11.17.2011 03:59 PM
ARRI Alexa adds support for Avid DNxHD MXF codec during in-camera recording

ARRI has added in-camera support for Avid's DNxHD codec for its Alexa camera range. The ability to record native Avid DNxHD, as MXF files in-camera, delivers a streamlined workflow for the teleproduction market.

Alexa cameras record ARRIRAW uncompressed 3K images that preserve the 35mm "digital negative" for mastering and feature archival. Expanding Alexa's parallel recording capability to include native support for Avid DNxHD eliminates a transcoding step for the dailies generated by an Avid editing system and creates a more streamlined editorial workflow with seamless final conformance back to the archived ARRIRAW digital negative.

By providing native Avid DNxHD recording with the Alexa camera, producers can quickly and easily view dailies, and begin editing, without the need to transcode or rewrap footage. Avid's new Media Composer version 6 also offers the DNxHD 444 codec, which allows customers to preserve the high color information in footage acquired with the Alexa while still having a low bit rate codec suitable for editorial.

The Avid DNxHD recording function for Alexa will be distributed as a downloadable software upgrade in January 2012 and is now entering beta testing with selected broadcast productions. Avid DNxHD codec data rates of up to 145Mbps (8-bit processing) and 220MBps (10-bit) will be supported in the initial release. Avid's highest quality version of the codec, Avid DNxHD 444, will record at 440Mbps at 10-bit depth and will be provided as an upgrade for all adopting customers during the first quarter of 2012.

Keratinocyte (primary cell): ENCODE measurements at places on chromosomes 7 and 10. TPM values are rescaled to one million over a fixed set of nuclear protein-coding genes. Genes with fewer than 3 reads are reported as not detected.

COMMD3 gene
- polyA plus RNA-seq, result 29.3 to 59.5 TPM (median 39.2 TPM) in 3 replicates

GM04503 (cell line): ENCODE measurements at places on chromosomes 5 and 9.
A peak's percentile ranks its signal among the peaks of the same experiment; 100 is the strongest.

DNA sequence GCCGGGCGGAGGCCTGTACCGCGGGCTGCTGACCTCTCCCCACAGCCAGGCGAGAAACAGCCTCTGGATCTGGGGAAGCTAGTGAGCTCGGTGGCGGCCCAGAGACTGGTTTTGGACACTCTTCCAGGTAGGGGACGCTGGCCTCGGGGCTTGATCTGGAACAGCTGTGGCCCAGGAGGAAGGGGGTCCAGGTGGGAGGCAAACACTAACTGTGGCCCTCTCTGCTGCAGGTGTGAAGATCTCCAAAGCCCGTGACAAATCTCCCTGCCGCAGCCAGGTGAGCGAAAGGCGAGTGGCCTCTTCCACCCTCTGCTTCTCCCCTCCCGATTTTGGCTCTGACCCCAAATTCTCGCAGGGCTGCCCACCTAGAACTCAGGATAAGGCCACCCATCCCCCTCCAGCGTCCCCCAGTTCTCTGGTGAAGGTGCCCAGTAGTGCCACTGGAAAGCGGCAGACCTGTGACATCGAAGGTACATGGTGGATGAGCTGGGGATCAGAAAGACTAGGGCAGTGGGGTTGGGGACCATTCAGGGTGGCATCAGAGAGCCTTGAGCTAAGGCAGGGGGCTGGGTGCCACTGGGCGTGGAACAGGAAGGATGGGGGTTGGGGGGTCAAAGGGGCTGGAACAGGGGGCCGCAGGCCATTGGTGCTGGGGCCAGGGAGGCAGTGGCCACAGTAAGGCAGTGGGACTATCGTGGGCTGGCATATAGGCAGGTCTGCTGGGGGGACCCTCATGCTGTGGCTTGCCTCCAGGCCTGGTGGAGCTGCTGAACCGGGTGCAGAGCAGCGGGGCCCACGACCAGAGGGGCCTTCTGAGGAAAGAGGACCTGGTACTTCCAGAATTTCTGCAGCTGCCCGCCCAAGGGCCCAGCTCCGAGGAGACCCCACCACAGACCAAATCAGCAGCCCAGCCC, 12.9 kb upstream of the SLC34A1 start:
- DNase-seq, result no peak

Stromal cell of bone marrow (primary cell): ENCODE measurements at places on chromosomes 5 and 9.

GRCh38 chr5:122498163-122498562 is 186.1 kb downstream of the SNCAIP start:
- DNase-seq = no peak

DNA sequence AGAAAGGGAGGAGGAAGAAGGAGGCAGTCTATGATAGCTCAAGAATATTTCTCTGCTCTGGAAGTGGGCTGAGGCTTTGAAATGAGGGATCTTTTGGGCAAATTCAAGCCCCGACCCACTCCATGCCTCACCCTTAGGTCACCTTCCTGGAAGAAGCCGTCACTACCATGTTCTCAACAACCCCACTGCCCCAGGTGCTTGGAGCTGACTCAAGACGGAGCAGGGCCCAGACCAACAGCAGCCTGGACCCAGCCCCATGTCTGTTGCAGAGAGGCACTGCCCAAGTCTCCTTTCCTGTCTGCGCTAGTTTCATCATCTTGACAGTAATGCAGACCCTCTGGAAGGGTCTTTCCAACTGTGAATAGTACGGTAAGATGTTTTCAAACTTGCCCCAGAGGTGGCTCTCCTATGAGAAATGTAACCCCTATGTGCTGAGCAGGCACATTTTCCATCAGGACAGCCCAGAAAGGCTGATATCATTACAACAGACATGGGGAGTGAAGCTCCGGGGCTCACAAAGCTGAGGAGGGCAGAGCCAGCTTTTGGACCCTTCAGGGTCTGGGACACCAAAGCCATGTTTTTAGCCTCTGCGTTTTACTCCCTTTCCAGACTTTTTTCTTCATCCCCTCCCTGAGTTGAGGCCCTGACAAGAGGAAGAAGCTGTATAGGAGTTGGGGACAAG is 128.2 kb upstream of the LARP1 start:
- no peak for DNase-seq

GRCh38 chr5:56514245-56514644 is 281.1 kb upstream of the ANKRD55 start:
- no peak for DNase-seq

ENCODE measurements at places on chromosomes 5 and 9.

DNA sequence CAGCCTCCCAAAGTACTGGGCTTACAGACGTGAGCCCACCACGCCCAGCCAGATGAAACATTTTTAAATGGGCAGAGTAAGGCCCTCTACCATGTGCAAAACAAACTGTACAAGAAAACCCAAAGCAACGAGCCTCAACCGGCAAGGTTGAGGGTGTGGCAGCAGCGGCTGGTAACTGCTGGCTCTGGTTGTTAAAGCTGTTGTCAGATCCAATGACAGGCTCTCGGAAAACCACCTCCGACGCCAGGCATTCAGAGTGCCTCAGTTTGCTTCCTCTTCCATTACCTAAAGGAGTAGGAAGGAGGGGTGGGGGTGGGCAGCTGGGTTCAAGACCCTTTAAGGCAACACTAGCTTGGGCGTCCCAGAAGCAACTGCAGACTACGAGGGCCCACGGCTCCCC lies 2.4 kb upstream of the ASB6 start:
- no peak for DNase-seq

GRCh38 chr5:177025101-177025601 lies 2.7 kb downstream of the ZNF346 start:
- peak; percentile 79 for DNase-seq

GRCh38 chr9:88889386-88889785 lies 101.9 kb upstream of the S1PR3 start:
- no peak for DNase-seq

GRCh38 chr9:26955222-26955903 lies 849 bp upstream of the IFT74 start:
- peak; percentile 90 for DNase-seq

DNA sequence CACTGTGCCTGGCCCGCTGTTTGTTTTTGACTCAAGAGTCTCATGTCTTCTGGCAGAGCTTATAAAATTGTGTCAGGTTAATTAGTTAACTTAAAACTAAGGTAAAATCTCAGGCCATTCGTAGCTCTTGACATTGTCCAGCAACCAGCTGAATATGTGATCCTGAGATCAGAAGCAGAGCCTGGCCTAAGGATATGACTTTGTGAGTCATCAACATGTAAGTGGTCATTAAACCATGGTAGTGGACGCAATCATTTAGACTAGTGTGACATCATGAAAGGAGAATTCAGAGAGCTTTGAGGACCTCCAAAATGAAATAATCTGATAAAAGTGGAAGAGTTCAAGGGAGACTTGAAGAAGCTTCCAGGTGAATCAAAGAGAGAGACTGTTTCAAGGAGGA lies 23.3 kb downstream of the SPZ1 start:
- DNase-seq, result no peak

Post New Comment
If you are already a member, or would like to receive email alerts as new comments are
made, please login or register.

Enter the code shown above:

(Note: If you cannot read the numbers in the above
image, reload the page to generate a new one.)

No Comments Found

Tuesday 03:07 PM
WMUR-TV Says FAA Drone Rules Preclude ENG
The FAA’s current rules and proposed ban on flight over people, requirement of visual line of sight and restriction on nighttime flying, effectively prohibit broadcasters from using UAS for newsgathering. ~ WMUR-TV General Manager Jeff Bartlett

D. Pagan Communications /   Friday 10:35 AM
Blue Line is Hot on the Trail of DPA Microphones
Clyne Media, Inc /   Thursday 09:51 PM
Focusrite Expands RedNet Range

Featured Articles
Discover TV Technology